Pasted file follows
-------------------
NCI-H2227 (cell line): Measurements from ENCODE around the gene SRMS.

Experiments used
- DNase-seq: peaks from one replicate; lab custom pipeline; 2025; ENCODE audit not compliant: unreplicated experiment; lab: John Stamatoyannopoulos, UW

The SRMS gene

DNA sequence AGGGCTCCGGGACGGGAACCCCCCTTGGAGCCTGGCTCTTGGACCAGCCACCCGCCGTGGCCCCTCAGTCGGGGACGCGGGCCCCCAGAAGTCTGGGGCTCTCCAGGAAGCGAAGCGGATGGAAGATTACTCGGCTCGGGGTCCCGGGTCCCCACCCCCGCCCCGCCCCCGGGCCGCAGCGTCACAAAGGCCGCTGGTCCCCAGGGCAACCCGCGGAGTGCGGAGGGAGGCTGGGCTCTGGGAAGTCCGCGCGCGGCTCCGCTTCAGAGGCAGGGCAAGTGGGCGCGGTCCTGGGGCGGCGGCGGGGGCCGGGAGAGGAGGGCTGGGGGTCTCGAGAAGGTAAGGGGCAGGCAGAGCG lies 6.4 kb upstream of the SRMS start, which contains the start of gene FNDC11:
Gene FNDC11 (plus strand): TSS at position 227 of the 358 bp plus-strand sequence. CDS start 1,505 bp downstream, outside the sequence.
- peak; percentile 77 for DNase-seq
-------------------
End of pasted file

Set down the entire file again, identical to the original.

NCI-H2227 (cell line): Measurements from ENCODE around the gene SRMS.

Experiments used
- DNase-seq: peaks from one replicate; lab custom pipeline; 2025; ENCODE audit not compliant: unreplicated experiment; lab: John Stamatoyannopoulos, UW

The SRMS gene

DNA sequence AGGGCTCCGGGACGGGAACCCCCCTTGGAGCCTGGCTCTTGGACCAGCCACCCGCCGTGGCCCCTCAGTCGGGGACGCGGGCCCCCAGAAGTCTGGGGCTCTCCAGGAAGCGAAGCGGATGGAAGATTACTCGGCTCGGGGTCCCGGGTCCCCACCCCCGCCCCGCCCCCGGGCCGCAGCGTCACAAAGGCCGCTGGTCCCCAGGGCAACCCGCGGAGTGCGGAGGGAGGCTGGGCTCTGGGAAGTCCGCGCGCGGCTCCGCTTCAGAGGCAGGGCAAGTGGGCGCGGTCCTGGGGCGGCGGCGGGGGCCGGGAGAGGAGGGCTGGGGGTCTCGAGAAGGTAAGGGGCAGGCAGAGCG lies 6.4 kb upstream of the SRMS start, which contains the start of gene FNDC11:
Gene FNDC11 (plus strand): TSS at position 227 of the 358 bp plus-strand sequence. CDS start 1,505 bp downstream, outside the sequence.
- peak; percentile 77 for DNase-seq